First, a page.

MM: While The Lunar Chronicles are very much a retelling or reenvisioning of these classic fairy tales, from the start I wanted Heartless to feel like a natural prequel to Alice in Wonderland, which meant that I tried very hard not to put anything into this story that would directly contradict with something in Lewis Carroll's work.

Certainly I took my liberties, but overall I hope it will feel like a logical transition into the original story and the original Queen of Hearts. So—fantastical whimsy it was, with no science or technology to be seen!

Krista: I really enjoyed that there was a lot of diversity in the main cast of The Lunar Chronicles in the areas of race, social class/background, and general personality and outlook. I was curious if you had any plans to write any stories including queer/LGBT characters in the future.

MM: Yes, definitely. There is one queer character in Heartless, though their sexuality plays a rather small part in the overall plot. However, in the current trilogy I'm working on (the one about superheroes), there are a few LGBT characters and a romantic subplot. (I will also say that this is a question I'm being asked more and more these days, and I love how much readers are paying attention to this. It really shows how far the importance of diversity has come in the YA market, even from just four or five years ago.)

Caitlin: From Cinder to Heartless, where do you feel that your writing has gone and how do you think it will evolve from Heartless to your future works?

MM: Oh my. I like to think I'm getting better? But it's really difficult to step back and look objectively at your own work.

Certainly I don't think I could have written Winter as my first book—I needed the stepping-stones of The Lunar Chronicles to develop the ability of writing a book with so many points of view and parallel story lines. Heartless is a simpler story, plotwise, but I really pushed myself when it came to the language and attempted to write the book in a whimsical tone that used a lot of wordplay, just like Lewis Carroll did.

As for moving forward, I want to continue to try new things, whether it's working in new mediums (such as my first graphic novel that comes out in January, or maybe someday trying my hand at a screenplay) or new genres (I currently have ideas a-bubbling for a YA contemporary romance and a horror novel) and maybe even give nonfiction or picture books a try. Maybe all of the above! I have so many ideas and things I want to try.

That said, I absolutely love writing YA and see myself staying here for a long time. I want to continue to write books with lots of action, lots of romance, lots of comedy mixed in with plenty of darkness. I hope I'm able to entertain readers for a long, long time.

Claire: Who are some of your literary heroes?

MM: Well, Jane Austen is hard to beat. (I just learned recently that she wrote Pride and Prejudice when she was just 21 years old. How amazing is that?!) I am also, of course, a Harry Potter fan and really admire J.K. Rowling's talent with world-building and the way she created a fictional place that fans are still so desperate to be made real.

And I'll also mention Gene Luen Yang, whose stunning graphic novels were incredibly inspirational to me as I tried to figure out how to write one of my own.

Tiffany: What is the worst writing advice you've ever received? And do you have a writing ritual or "writing triggers" that help you get into the mind-set and set the mood for writing?

MM: Well, I really despise the suggestion that a writer should never use a thesaurus. (I think Stephen King was the writer who popularized this advice.) I love my thesaurus and probably pick it up a dozen times a day. Sometimes the right word just isn't coming and you need a little assistance, and there is nothing wrong with that!

As for my "ritual"—I've only gotten serious about giving myself a set schedule this past year, as I've tried to find a balance between writing and home life. (My husband and I have two-year-old twins, and that really threw me for a loop for a while!) So now I spend an hour or two in the morning at my treadmill desk (it's the best ever), answering emails and doing any necessary promotional tasks, such as answering these Goodreads questions.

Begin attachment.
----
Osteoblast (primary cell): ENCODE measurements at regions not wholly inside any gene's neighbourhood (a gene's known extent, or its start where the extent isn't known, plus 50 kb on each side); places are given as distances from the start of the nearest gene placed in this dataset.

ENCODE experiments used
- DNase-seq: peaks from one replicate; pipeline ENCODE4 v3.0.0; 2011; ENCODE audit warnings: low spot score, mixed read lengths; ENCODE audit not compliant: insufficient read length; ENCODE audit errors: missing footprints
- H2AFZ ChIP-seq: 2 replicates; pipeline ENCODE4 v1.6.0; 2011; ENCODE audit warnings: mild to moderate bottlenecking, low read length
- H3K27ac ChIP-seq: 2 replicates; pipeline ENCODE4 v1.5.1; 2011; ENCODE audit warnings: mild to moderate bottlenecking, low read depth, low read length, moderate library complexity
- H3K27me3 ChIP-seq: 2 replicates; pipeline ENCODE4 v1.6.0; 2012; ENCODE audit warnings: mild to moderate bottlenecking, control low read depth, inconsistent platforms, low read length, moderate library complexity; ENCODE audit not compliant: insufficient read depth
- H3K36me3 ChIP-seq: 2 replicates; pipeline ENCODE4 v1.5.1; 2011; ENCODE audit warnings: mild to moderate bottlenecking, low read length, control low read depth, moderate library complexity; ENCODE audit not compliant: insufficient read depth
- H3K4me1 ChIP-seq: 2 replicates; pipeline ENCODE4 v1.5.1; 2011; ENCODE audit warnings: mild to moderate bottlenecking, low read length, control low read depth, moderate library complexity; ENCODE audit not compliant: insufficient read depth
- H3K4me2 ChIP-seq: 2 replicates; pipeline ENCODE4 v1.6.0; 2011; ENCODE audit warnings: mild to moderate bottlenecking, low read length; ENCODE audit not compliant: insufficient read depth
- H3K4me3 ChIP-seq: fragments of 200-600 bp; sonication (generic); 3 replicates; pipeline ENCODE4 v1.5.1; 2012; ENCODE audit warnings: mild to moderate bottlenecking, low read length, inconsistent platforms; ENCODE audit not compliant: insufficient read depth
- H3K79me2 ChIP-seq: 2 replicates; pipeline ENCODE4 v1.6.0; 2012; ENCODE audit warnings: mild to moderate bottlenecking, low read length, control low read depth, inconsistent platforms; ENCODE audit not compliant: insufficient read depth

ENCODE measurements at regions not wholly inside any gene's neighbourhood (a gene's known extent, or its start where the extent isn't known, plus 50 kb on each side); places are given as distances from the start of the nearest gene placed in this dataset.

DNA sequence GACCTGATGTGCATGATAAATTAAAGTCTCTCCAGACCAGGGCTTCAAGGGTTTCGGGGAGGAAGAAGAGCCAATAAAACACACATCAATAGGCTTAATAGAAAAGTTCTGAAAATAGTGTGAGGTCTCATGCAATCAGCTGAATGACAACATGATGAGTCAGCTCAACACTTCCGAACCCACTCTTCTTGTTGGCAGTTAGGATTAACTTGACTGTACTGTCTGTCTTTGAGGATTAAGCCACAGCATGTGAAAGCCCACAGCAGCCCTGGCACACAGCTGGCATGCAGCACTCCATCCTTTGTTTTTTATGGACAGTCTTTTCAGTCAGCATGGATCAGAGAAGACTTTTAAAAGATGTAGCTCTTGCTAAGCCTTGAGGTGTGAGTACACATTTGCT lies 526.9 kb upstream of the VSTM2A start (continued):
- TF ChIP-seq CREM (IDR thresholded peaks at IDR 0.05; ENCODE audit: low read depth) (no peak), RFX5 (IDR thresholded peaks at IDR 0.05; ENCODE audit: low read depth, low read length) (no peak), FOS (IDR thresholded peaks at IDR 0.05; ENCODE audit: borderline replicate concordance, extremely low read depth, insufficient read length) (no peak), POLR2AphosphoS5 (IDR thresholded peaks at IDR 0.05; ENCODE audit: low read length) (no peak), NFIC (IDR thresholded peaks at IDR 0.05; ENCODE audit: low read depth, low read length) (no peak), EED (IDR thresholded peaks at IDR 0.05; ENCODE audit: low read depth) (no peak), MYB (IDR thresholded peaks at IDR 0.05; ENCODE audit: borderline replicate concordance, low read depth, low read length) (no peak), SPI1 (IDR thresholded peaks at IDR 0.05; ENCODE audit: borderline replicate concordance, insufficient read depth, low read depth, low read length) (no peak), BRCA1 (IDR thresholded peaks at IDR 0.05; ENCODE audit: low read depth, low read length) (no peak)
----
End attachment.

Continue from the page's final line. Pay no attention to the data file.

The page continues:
Then I head out to my special writing studio that my amazing carpenter husband built for me. I light a candle and get a glass of water or a cup of tea and do a ten-minute meditation to switch over to writing brain.

Then I set the timer on my phone for 53 minutes because I read somewhere that 53 minutes is the optimal amount of time for the human brain to focus on one thing. Once the timer starts, I'm not allowed to do anything but write until the timer goes off, at which point I take a 15- or 20-minute break, then do it again.

I can usually get through three or four of these sessions in a workday, which during the first-draft stage nets me anywhere from 4,000 to 6,000 words, more if I'm really inspired. (That said, I am a much slower reviser than drafter, so my progress slows way, way down once I'm past the drafting stage.)

Alex: A while ago you mentioned plans for the Gatlon series. With Heartless now in the picture, what is the plan for the series?

MM: Yes, the superhero series is well under way, with the first book to be released next fall. (Probably. I haven't turned it in yet, but it's getting closer!) I'm not sure how much I can tell about the series just yet, but it is set in a world in which superheroes are real and follows a group of teenagers who each have very different beliefs on what makes a hero. It is still intended to be a trilogy, and it will be more similar in tone to The Lunar Chronicles than Heartless, with lots of adventure and good-against-evil and exciting showdowns and the like.

At least, that's what I'm going for. Like I said, I'm still writing it, ha!


Comments Showing 1-4 of 4 (4 new)

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message 1: by Kristin (new)

Kristin  Aragon Great interview! I need to read the Cinder series. Also, Alice in Wonderland is my all time favorite I can't wait to see your twists.


message 2: by Jessica (new)

Jessica Aw, darn. I wish this interview could be in installments. I submitted four questions. I wish more people could have had one of their questions answered.

I am interested in this superhero series Marissa is planning. I hope there is a girl character who wears glasses, like me, and is a superhero. :)


message 3: by Tiffany (new)

Tiffany Awesome interview! Thank you so much for answering my question! :) And aww that's so sweet of your husband to build you a studio. :)


message 4: by Caitlin (new)

Caitlin Mcnamee I just realized that my question got answered. Wow! That makes me happy.